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Foreign worker softening offers little local help, MP says

Comments by Jason Kenney spark hope for changes to new policy

By: Viola Pruss

  |  Posted: Wednesday, Jul 16, 2014 06:00 am

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Following recent comments made by Employment Minister Jason Kenney, local MP Brent Rathgeber said he’s “a little more optimistic” regarding the minister’s stance on Canada’s foreign worker policy.

But he did not hear anything that could help his constituents in St. Albert, he said.

On Friday Kenney said he is willing to consider regional exemptions to his recent overhaul of the Temporary Foreign Worker Program.

Kenney said he will consider changes in areas with very low levels of unemployment found within regions of higher unemployment.

“The reason that I am not jumping up and down is the comments were very guarded,” said Rathgeber. “He said he would consider, not that he would do it.”

He added that Kenney was speaking on location in Charlottetown, P.E.I., where the local fishing industry struggles to attract seasonal workers, “although the overall provincial unemployment rate could be in the double digits.”

Rathgeber said Kenney may consider an exemption for regions struggling under similar circumstances.

He could not see how Alberta would fit in with that condition as unemployment in the province is hovering around five per cent.

“I don’t see anything in there that is going to help my constituents in northwest Edmonton and St. Albert who are reliant on temporary foreign workers for restaurants and for higher skilled workers in industrial construction,” he said.

“But I see some cracking in his resolve in that he is getting the message that the announced changes three or four weeks ago now have not been received well.”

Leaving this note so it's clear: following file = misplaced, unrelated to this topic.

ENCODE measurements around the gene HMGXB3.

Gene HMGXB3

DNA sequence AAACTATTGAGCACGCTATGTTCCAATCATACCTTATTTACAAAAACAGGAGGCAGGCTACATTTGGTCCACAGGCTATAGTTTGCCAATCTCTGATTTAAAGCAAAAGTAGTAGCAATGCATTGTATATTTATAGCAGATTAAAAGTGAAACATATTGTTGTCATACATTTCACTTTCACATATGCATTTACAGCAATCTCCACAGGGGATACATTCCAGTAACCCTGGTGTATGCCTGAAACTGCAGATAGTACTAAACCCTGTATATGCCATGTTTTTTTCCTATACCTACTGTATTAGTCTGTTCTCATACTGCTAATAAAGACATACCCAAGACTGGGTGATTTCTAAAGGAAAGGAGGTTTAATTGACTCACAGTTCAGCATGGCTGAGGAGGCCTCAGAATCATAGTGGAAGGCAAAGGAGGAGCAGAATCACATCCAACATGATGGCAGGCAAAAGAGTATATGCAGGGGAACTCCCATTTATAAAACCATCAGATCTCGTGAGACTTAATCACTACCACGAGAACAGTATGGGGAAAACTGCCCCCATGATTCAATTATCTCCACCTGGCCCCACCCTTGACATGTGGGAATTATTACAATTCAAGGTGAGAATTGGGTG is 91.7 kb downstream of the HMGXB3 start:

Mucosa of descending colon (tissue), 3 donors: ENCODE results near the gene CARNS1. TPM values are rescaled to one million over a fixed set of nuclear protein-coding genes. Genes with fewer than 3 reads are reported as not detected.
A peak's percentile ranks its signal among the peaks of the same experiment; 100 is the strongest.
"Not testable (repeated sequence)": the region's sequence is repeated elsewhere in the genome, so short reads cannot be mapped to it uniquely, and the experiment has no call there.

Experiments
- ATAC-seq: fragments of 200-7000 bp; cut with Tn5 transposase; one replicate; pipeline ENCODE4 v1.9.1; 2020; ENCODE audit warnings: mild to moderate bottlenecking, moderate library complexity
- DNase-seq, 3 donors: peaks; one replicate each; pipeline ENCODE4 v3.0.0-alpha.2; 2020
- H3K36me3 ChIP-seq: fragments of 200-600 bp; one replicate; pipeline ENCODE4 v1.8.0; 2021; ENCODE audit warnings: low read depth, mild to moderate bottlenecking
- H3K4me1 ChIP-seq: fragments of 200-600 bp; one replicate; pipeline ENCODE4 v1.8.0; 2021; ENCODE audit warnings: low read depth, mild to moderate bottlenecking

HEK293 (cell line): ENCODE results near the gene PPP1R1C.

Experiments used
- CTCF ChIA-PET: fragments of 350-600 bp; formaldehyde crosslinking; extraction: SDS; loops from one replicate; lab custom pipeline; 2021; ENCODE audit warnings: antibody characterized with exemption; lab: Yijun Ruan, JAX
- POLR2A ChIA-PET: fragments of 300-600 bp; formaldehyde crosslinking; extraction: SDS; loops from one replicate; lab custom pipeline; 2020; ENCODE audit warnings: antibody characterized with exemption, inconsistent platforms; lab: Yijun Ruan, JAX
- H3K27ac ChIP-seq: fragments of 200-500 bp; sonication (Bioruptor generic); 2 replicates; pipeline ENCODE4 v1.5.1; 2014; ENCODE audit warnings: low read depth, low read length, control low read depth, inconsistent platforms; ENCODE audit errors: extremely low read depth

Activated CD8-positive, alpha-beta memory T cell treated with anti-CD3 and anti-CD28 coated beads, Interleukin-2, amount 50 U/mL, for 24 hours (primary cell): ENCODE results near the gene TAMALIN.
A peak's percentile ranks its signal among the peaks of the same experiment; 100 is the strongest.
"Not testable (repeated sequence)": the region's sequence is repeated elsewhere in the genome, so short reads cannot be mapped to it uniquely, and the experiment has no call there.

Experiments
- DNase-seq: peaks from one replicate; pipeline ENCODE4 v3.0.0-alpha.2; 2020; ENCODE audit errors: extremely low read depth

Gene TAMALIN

In June Kenney announced reforms to the Temporary Foreign Worker Program in Canada. Under the new rules, by 2016 companies will not be allowed to have more than 10 per cent of their work force comprised of temporary foreign workers.

In places where the unemployment rate is six per cent or higher, applications to hire temporary foreign workers for food service, accommodation and retail industries will be denied.

The cumulative time workers can stay in Canada will also be reduced. Labour market data will be enhanced.

Local business owners have since expressed concerns that they may not be able to staff their stores properly or operate on a 24/7 basis if these changes remain in effect, said Rathgeber.

They may also have to turn down opportunities for expansion, he said.

Business owners met with the MP at a private roundtable held by the St. Albert and District Chamber of Commerce in late June.

The chamber is now looking to hold another roundtable, this time inviting local MLAs Stephen Khan and Doug Horner.

The meeting is expected to give local business owners an opportunity to discuss the province’s role in attracting and retaining foreign workers, said Lynda Moffat, CEO and president of the local chamber.

“It’s important that the province gets the chance to hear from our business community and also it’s good for the business community to be able to hear from the province and their direction,” she said.

Moffat said that the federal government regulates immigration policy but there are some immigration programs looked after by the provinces.

The chamber would like to know more about these programs and whether they could prove useful in Alberta, she said.

“I am not an expert on that but I do know that there are different programs in Manitoba that seem to be working well,” she said.

A date for the roundtable meeting has not been set.


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